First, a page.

Newly Published
Clinical Focus Review  |   January 2019
Adjunctive Corticosteroid Treatment in Septic Shock
Author Notes
  • From the University of Queensland, St. Lucia, Queensland, Australia (J.C., B.V.); the George Institute for Global Health, Sydney, New South Wales, Australia (J.C., B.V.); the Royal Brisbane and Women’s Hospital, Brisbane, Queensland, Australia (J.C.); the Wesley Hospital, Brisbane, Queensland, Australia (J.C., B.V.); the Princess Alexandra Hospital, Brisbane, Queensland, Australia (B.V.); and the University of New South Wales, Sydney, New South Wales, Australia (B.V.).
  • Submitted for publication September 19, 2018. Accepted for publication November 30, 2018.
    Submitted for publication September 19, 2018. Accepted for publication November 30, 2018.×
  • Dr. Cohen and Dr. Venkatesh are authors on the Adjunctive Corticosteroid Treatment in Critically Ill Patients with Septic Shock (ADRENAL) Trial.
    Dr. Cohen and Dr. Venkatesh are authors on the Adjunctive Corticosteroid Treatment in Critically Ill Patients with Septic Shock (ADRENAL) Trial.×
  • Correspondence: Address correspondence to Dr. Cohen: ICU Offices, Level 3, Ned Hanlon Boulevard, Royal Brisbane and Women’s Hospital, Butterfield Street, Herston, Brisbane 4029 Queensland, Australia. cohenjeremy@me.com. Information on purchasing reprints may be found at www.anesthesiology.org or on the masthead page at the beginning of this issue. Anesthesiology’s articles are made freely accessible to all readers, for personal use only, 6 months from the cover date of the issue.
Article Information
Clinical Focus Review
Clinical Focus Review   |   January 2019
Adjunctive Corticosteroid Treatment in Septic Shock
Anesthesiology Newly Published on January 28, 2019. doi:10.1097/ALN.0000000000002604
Anesthesiology Newly Published on January 28, 2019. doi:10.1097/ALN.0000000000002604
Interest in the role of the adrenal cortex in the recovery from an infection dates back nearly 100 yr. More than six decades of research on the role of corticosteroid supplementation as an adjunctive treatment for sepsis and septic shock failed to reveal conclusive results. Recently two large-scale randomized controlled trials have added substantial new data to inform opinion regarding the role of corticosteroids in the treatment of septic shock.1,2  In this article, we review the background, the current state of the evidence, and ongoing areas of uncertainty in this field and provide suggestions for clinical practice.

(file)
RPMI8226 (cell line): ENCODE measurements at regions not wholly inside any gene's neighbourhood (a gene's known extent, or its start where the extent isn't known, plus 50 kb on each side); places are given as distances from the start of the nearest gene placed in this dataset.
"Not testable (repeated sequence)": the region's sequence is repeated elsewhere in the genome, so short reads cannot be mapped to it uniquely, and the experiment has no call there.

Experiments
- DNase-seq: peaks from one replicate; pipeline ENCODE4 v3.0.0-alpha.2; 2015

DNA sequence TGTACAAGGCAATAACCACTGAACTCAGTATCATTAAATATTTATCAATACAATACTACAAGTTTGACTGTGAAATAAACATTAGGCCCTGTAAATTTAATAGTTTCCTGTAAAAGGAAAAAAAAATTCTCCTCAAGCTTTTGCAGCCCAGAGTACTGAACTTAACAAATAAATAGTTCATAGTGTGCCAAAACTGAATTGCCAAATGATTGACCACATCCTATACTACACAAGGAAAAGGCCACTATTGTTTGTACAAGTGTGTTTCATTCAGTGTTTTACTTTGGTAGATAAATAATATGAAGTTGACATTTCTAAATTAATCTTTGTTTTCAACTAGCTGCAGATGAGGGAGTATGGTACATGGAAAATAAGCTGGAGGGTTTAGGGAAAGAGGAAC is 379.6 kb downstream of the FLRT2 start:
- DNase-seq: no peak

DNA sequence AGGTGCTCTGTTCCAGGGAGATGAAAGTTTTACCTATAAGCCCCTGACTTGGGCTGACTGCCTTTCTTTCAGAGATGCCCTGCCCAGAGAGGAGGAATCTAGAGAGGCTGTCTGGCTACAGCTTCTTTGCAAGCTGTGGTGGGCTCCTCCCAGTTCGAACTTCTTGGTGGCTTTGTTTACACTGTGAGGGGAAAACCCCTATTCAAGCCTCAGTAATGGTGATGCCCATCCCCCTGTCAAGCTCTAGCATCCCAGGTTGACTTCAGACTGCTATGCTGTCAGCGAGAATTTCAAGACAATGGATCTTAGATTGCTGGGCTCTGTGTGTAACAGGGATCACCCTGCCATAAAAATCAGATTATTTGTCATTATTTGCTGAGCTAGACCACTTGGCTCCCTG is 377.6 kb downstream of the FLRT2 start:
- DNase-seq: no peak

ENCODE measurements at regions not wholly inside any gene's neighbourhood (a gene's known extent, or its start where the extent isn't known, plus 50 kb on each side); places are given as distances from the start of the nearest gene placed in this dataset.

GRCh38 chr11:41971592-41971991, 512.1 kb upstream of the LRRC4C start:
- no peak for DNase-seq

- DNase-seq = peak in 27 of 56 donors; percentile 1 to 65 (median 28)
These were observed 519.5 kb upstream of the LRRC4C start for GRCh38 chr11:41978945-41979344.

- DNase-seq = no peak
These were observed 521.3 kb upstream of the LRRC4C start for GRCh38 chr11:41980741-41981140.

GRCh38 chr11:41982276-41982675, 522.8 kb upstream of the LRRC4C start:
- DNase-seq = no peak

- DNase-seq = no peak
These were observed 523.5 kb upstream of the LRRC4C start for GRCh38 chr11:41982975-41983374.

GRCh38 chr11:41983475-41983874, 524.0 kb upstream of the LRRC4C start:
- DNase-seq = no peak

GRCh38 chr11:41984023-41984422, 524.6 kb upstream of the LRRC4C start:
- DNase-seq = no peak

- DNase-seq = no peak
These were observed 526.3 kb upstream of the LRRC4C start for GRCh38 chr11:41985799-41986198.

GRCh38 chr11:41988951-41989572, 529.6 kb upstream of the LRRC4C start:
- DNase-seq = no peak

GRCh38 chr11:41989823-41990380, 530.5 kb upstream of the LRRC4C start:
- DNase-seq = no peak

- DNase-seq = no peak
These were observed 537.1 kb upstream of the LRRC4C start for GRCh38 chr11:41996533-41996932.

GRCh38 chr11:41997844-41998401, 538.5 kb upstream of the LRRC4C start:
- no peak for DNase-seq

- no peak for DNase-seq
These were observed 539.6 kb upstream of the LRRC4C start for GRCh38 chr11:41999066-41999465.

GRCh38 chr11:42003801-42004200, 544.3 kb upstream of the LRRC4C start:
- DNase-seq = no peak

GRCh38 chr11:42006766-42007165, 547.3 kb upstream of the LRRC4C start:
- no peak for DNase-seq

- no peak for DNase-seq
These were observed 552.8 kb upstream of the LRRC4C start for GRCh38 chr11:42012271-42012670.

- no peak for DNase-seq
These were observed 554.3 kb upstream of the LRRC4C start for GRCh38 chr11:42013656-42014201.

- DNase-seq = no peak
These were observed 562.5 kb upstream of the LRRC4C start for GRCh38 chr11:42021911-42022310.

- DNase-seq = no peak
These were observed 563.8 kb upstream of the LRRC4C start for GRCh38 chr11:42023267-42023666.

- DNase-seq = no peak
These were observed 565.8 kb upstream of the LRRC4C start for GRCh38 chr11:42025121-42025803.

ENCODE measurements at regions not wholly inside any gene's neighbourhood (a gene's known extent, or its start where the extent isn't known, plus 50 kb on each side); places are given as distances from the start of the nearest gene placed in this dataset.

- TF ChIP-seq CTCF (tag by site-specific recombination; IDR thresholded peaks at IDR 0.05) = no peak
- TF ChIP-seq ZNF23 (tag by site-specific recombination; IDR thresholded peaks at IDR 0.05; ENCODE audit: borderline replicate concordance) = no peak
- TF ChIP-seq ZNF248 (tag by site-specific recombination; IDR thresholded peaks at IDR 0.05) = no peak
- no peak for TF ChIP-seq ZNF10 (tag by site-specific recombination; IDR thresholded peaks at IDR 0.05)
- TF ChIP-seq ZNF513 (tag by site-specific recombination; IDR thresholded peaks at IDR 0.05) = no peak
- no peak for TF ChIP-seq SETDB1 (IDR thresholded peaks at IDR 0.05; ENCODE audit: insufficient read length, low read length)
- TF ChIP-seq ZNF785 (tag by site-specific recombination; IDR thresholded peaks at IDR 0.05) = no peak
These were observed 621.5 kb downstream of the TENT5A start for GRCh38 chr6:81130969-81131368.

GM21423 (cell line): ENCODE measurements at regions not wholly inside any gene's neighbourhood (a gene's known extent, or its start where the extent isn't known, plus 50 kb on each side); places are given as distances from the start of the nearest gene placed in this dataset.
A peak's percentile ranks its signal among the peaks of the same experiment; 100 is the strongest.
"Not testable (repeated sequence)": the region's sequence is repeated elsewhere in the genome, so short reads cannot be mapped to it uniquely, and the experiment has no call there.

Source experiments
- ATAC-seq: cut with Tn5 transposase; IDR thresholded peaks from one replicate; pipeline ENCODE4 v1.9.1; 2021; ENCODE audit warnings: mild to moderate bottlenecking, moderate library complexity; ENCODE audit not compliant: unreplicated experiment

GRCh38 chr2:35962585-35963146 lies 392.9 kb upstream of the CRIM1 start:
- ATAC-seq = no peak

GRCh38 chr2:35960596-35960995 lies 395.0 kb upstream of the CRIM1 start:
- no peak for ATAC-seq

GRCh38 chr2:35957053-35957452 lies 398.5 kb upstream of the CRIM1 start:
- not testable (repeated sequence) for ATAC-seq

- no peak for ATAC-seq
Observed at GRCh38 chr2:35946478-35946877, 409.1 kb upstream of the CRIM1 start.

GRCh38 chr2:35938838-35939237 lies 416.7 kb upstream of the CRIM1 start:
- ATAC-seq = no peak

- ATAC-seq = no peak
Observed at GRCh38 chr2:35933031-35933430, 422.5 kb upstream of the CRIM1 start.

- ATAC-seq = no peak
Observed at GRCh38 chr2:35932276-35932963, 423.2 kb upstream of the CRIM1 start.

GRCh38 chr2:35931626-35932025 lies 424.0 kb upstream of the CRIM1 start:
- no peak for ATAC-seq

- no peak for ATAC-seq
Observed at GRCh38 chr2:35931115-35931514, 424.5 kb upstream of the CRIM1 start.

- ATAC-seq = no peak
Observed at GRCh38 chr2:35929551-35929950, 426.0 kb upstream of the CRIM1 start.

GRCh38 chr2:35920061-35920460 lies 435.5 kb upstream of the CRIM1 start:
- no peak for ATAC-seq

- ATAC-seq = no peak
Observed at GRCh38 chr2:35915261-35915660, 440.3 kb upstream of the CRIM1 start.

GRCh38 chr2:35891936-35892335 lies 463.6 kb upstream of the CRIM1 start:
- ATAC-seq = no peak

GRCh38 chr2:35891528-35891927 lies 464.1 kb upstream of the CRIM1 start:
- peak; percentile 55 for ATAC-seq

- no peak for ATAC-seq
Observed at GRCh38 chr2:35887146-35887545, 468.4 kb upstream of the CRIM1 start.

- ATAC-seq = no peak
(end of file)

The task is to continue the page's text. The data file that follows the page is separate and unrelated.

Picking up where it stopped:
There is an established biologic rationale for the administration of adjunctive corticosteroids in the management of patients with septic shock. Septic shock arises as a result of inflammation and vasoplegia from a complex, biologic cascade that is dependent on inter- and intracellular signaling. Corticosteroids are steroid hormones synthesized in the adrenal gland from cholesterol precursors. They are divided into glucocorticoids and mineralocorticoids, which are distinguished by different target cells and effects. Mineralocorticoids have greater effects upon salt and water balance and appear to have a narrower focus of action than glucocorticoids. The biologic rationale for their use includes immune modulation, effects upon cardiovascular tone, and the treatment of relative corticosteroid deficiency. The anti-inflammatory effects of corticosteroids are well established. Corticosteroids modulate the transcription of an array of mainly nuclear factor κB–regulated genes that contribute to inflammation. The synthesis of interleukin-1, interleukin-6, and tumor necrosis factor-α is inhibited, as is inducible cyclooxygenase 2 and inducible nitric-oxide synthase.3  Corticosteroids also enhance the vasoconstrictor response to vasopressor drugs, in particular exogenous catecholamines. Although the precise mechanism by which this occurs is not known, inhibition of cyclooxygenase 2 and inducible nitric-oxide synthase are likely to play a role.4  Corticosteroids also mediate catecholamine release from neural cells, and this may partly explain the effect of corticosteroids on the vasculature.5  Suppression of proinflammatory cytokines and improved circulatory dynamics provide biologic plausibility that corticosteroids may reduce mortality through improved tissue perfusion and metabolic function. A more detailed description of the transcriptomic effect of corticosteroids is beyond the scope of this article, and the interested reader is directed to relevant reviews on the subject.6  The subject is further complicated by pathophysiological alterations in corticosteroid function that occur in the setting of sepsis. These include changes in concentrations of bound and free cortisol, differential expressions of subtypes of glucocorticoid receptors, and alterations in tissue sensitivity to corticosteroid action.7,8  These alterations are likely to impact upon our ability to adequately measure adrenocortical function in septic shock and hence add to the difficulty of conducting clinical trials.